MOLECULAR SCREENING OF COMPLEX VERTEBRAL MALFORMATION AND CITRULLINEMIA CARRIERS IN PAKISTANI NILI-RAVI BUFFALO(BUBALUS BUBALIS)BREEDING BULLS.
Keywords: Complex vertebral malformation, citrullinemia, Nili-Ravi buffaloes.
Livestock bolsters the growth and stability of agrarian economies by contributing substantially to the gross domestic product directly and through value addition. This sector is considered the mainstay of food security and sustainable development due to its essential contribution towards the provision of meat and dairy products. Together with other utilities, livestock products supply around 12.9% of the calories consumed worldwide(FAO, 2009a). With the increase in human population, the demand for food products has increased many times and the development of resilient food processing systems has become inevitable.
Livestock resources, as an alternative source of income and food, can act as a buffer against the loss of livelihood and food resources when catastrophic losses of crops occur(FAO, 2009b). It is obvious that an increased investment in the livestock sector in terms of money and technology will lead to better outputs of products, ensuring secure livelihoods and food supply chains(Adil et al., 2004; Cruz, 2007;Rehmanet al., 2017). Livestock farming in Pakistan generates 56% of the total agricultural revenue. Livelihoods ofanestimated 67.5% of the Pakistanis are directly or indirectly connected to livestock(Dhanda, 2005). Being such an important economic activity in the country, the livestock sector of Pakistan holds a diverse collection of domesticated fauna.
With numbers far exceeding those of the dairy cows, buffaloes are regarded as a very important component of this fauna(Raza et al., 2000). Buffaloes(Bubalusbubalis) area part of the traditional small mixed farming systems that are integrated with crop production. About 61% of the total milk produced in the country comes from buffaloes(Government of Pakistan, 2017). Of all the buffalo breeds employed locally, the Nili-Ravi buffalo is considered the most important water buffalo breed native to Pakistan and India. Its populations are concentrated in Punjab, Pakistan providing a major portion of the milk produced from buffalo sources(Alexiev, 1998). Nili-Ravi buffalo produces an average of 4-8 kg of milk per day, although its potential can go beyond 30 kg of milk per day. It is evident that the full production potential of the Nili-Ravi buffalo is yet b nto be achieved and exploited.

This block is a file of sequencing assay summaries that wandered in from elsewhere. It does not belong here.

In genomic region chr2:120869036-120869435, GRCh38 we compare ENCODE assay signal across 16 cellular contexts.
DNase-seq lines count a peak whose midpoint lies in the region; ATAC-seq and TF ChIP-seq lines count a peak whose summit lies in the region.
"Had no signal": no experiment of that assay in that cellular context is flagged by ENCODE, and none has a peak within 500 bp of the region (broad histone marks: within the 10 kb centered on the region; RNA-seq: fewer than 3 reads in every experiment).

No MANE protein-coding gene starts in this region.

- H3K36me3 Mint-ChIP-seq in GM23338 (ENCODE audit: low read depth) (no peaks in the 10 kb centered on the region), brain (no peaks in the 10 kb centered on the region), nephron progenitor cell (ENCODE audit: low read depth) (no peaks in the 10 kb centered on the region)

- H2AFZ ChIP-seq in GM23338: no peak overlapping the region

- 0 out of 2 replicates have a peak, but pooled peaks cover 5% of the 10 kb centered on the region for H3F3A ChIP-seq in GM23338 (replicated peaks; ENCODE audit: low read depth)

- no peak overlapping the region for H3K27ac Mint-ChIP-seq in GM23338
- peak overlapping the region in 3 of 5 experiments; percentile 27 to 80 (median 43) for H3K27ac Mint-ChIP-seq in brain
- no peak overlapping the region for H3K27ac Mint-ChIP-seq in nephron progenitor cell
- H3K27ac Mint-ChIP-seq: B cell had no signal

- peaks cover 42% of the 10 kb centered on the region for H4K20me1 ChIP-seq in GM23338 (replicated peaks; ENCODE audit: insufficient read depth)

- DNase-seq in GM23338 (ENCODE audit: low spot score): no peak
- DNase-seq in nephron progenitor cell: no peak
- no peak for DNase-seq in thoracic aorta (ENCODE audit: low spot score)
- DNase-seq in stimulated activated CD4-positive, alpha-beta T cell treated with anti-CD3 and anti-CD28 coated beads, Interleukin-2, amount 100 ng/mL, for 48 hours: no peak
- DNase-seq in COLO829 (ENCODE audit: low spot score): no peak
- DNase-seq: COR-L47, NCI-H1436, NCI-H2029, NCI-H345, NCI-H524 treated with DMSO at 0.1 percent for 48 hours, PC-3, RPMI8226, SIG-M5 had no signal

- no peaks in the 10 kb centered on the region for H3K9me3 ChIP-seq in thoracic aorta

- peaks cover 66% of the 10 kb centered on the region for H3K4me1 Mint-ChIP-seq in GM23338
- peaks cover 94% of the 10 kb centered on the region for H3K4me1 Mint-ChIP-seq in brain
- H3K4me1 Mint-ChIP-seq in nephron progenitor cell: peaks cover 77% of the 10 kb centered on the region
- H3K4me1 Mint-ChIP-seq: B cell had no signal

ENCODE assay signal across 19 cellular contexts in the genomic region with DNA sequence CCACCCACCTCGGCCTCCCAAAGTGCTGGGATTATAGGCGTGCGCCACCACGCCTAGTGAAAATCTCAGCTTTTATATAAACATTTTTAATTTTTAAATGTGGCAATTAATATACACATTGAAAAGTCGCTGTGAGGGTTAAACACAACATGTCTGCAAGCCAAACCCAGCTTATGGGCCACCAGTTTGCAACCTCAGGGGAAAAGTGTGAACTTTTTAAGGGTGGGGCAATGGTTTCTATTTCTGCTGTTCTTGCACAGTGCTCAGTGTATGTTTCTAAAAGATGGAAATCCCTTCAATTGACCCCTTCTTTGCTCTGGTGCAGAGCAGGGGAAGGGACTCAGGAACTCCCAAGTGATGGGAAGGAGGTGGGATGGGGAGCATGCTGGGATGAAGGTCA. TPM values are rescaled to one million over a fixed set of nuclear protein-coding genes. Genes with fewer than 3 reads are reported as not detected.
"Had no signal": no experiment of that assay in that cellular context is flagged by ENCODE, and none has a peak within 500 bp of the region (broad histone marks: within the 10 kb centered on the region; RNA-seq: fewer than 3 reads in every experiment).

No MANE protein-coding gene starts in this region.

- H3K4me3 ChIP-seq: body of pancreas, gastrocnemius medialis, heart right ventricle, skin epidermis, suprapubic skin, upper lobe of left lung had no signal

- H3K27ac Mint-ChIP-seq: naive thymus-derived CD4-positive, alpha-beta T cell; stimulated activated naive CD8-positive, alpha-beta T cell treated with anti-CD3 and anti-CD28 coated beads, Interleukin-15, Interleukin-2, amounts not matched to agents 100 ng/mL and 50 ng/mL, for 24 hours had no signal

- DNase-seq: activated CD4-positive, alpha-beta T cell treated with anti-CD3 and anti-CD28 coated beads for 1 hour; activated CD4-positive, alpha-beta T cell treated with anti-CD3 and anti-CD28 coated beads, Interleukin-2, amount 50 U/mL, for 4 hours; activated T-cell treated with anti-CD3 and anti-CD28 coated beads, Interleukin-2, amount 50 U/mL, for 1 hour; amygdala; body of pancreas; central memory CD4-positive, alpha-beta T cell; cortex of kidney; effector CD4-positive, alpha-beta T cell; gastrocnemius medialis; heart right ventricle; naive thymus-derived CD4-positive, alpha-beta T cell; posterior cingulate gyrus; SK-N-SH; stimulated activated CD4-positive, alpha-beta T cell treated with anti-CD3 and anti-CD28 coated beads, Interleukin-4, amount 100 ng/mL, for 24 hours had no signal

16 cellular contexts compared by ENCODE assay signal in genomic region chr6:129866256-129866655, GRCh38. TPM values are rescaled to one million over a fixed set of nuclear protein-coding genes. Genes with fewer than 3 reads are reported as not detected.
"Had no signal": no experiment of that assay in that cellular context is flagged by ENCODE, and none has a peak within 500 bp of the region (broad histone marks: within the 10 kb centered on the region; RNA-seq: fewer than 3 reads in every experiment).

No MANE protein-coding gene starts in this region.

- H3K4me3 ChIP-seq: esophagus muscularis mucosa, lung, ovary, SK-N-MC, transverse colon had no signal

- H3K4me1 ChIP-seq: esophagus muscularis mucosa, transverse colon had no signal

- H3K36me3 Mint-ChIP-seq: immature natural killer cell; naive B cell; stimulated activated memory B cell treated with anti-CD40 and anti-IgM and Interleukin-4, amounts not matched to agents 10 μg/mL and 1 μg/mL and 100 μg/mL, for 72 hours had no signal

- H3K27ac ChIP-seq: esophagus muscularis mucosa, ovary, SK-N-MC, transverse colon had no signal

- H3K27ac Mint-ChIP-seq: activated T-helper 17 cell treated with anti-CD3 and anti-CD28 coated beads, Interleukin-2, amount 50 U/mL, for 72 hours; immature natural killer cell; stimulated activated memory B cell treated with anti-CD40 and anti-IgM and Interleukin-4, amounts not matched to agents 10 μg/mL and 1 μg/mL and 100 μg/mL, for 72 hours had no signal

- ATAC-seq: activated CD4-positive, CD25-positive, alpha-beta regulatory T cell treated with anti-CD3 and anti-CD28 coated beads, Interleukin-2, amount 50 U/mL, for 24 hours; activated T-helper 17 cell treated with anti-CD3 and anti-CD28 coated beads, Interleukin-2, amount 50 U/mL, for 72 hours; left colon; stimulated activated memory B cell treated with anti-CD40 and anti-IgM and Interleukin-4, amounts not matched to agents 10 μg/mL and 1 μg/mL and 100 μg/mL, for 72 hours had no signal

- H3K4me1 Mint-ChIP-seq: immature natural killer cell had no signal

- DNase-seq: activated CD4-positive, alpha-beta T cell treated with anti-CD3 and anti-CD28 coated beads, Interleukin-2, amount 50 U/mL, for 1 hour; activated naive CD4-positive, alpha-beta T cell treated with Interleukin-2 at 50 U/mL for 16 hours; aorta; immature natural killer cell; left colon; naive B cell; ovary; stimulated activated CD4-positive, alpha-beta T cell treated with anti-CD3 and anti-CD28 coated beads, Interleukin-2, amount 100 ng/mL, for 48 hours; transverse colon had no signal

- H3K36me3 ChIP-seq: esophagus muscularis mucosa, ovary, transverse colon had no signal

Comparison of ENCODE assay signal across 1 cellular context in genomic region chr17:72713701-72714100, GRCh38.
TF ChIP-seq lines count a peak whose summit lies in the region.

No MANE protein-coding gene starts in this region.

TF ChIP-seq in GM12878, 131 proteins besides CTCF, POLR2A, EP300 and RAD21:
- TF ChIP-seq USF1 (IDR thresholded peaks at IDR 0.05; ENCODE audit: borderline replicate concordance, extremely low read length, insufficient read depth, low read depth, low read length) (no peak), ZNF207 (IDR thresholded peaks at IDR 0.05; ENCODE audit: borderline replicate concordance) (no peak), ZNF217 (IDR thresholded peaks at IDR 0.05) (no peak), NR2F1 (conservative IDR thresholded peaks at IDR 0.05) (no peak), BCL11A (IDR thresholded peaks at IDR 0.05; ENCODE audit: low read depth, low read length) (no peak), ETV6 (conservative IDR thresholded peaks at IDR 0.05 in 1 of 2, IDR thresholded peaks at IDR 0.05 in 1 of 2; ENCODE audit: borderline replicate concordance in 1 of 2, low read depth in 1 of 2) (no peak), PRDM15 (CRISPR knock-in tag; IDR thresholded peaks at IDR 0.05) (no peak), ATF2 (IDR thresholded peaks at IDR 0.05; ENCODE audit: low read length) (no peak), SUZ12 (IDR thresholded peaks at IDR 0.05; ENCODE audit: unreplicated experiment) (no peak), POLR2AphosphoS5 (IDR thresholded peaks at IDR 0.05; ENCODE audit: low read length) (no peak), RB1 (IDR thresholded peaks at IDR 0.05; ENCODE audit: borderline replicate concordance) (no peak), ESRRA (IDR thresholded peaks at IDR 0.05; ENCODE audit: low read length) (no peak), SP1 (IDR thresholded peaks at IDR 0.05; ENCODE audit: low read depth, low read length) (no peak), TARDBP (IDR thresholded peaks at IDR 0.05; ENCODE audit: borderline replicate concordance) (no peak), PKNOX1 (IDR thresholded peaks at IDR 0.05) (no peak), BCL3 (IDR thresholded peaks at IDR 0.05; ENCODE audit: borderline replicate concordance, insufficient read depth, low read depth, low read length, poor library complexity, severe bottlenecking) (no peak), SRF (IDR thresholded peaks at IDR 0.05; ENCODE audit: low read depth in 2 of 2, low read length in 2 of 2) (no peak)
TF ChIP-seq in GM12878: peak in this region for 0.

Pakistan, for instance, can emulate the Indian model of "green, white and red revolution" which was implemented for the improved production of animal feed, milk and meat(Pasha and Hayat, 2012).
Despite having adequate resources for the support of livestock and holding a herd of 31.7 million buffaloes alone, Pakistan is yet a non-exporter of dairy products. The obstacles to successful exploitation include inadequate finances, fluctuating climatic conditions, defective farming facilities and importantly, potential threat of infectious, metabolic or hereditary diseases inflicting the animals. A number of inherited diseases afflicting buffaloes have been reported including: transverse hemimelia, arthrogryposis, dystocia, perosomus elumbus, umbilical hernia, schistosoma reflexus, hydrocephalus, polycephaly, etc.(Nasreenet al., 2009; Mehmood et al., 2014; Albarella et al., 2017). Despite the availability of these reports, comprehensive information on genetic disorders of buffalo breeds still needs to be made available. The situation in Pakistan is no different with only a few reports available on bovine inherited malformations.